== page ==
Defining Two Key PCs for Network Properties of Disease Genes

To understand the relationships among the five network measures, we conducted PCA. All variables that show deviation from normality (i.e., all except CClu) were log transformed and then scaled to zero mean and unit variance. The result of PCA shows that the first two PCs explain 73.4% of the total variation (40.7% and 32.7% for the first and second PC, respectively).

The magnitude and sign of each variable's contribution to the first two PCs are shown in a PC biplot (fig. 1A). Each variable is represented by a line from the origin to a point with coordinates (c1, c2). The coordinates c1 and c2 are the correlations between the variable and the first and second axis, respectively. Longer lines indicate stronger correlations between a PC (biplot axis and everything related to that) and the corresponding variable. The first PC (PC 1) correlates most strongly with three variables, k, CBtw, and CCif; the second PC (PC 2) correlates strongly with the other two variables, CBdg and CClu.

FIG. 1.
PCA of network properties of human genes. (A) Biplot showing five variables (represented by arrows): degree (k), betweenness centrality (Btw), current information flow (Cif), bridging centrality (Bdg), and clustering coefficient (Clu). (B,C,D,E) Heat ...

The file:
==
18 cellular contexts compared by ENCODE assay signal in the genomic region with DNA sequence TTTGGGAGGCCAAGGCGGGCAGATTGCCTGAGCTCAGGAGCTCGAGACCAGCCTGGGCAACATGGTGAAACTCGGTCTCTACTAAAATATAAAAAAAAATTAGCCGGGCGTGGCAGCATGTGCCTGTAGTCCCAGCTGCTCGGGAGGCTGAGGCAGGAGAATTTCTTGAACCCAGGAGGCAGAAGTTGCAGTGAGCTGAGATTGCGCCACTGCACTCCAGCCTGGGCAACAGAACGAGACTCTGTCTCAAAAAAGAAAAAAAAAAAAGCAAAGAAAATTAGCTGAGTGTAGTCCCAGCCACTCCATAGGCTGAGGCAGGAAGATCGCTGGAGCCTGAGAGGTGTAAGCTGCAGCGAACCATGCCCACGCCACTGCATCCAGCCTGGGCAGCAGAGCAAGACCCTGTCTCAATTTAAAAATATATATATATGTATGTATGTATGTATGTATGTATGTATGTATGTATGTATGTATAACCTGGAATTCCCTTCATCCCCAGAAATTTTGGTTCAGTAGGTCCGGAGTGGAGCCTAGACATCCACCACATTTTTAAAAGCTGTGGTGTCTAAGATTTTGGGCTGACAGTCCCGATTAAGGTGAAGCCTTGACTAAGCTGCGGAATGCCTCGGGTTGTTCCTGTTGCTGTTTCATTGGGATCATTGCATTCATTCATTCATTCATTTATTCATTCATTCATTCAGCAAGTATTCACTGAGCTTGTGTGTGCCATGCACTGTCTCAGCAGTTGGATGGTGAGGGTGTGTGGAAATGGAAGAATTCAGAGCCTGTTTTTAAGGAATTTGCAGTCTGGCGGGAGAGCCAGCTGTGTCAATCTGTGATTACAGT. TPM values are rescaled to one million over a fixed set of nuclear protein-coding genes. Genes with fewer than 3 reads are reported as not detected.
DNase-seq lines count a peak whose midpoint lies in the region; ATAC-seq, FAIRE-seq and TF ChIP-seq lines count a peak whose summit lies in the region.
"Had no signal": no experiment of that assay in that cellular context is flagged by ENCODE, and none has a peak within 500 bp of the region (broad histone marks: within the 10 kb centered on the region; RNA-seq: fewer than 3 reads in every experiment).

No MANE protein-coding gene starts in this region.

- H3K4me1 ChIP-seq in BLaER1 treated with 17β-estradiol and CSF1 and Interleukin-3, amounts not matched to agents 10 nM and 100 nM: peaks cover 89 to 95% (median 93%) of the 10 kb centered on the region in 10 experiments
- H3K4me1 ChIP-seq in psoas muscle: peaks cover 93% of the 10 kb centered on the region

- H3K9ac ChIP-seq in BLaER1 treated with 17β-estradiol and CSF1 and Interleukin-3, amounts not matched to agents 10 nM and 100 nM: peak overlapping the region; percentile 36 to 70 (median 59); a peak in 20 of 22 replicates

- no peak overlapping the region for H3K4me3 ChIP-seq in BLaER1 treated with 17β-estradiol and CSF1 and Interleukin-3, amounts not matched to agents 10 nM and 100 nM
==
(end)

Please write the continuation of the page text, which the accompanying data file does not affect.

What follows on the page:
PCA was conducted with all (disease and nondisease) genes. Nondisease and disease genes were highlighted separately in heat maps to show their density and distribution in the PC 1–2 space (fig. 1B,C,D,E). Compared with nondisease genes, Mendelian, and complex disease genes occupy a much narrower region. Distributions of Mendelian and complex disease genes are more biased (41%, 27%, 20%, and 12% in I–IV quadrants for Mendelian disease genes, fig. 1C; 49%, 26%, 18%, and 7% for complex disease genes, fig. 1D) than nondisease genes, which are more evenly distributed in the four quadrants (29%, 23%, 29%, and 19%, fig. 1B). The centers of distributions are shifted toward the first quadrant with proportionally more Mendelian and complex disease genes having positive PC 1 and PC 2 (G-test, P < 0.001 for the comparison of Mendelian and complex disease genes with nondisease genes). Note that complex disease genes have a more biased distribution toward the first quadrant than the Mendelian genes (G-test, P < 0.001). Because PC 1 correlates strongly and positively with degree (k) and PC 2 correlates strongly and negatively with clustering (CClu), the above results can be stated differently: Mendelian or complex disease genes tend to be highly connected (high k) to genes that are themselves are not very well connected (low clustering CClu). This property can be thought of as “brokering” value of a protein such that a protein with a high brokering value connects many other proteins that would not be connected otherwise. For an example of the connection patterns for two broker genes (SUMO4 and PRKCZ) and two examples of nonbroker genes with similar values of k (PCBP1 and BMS1), see supplementary fig. S4 (Supplementary Material online).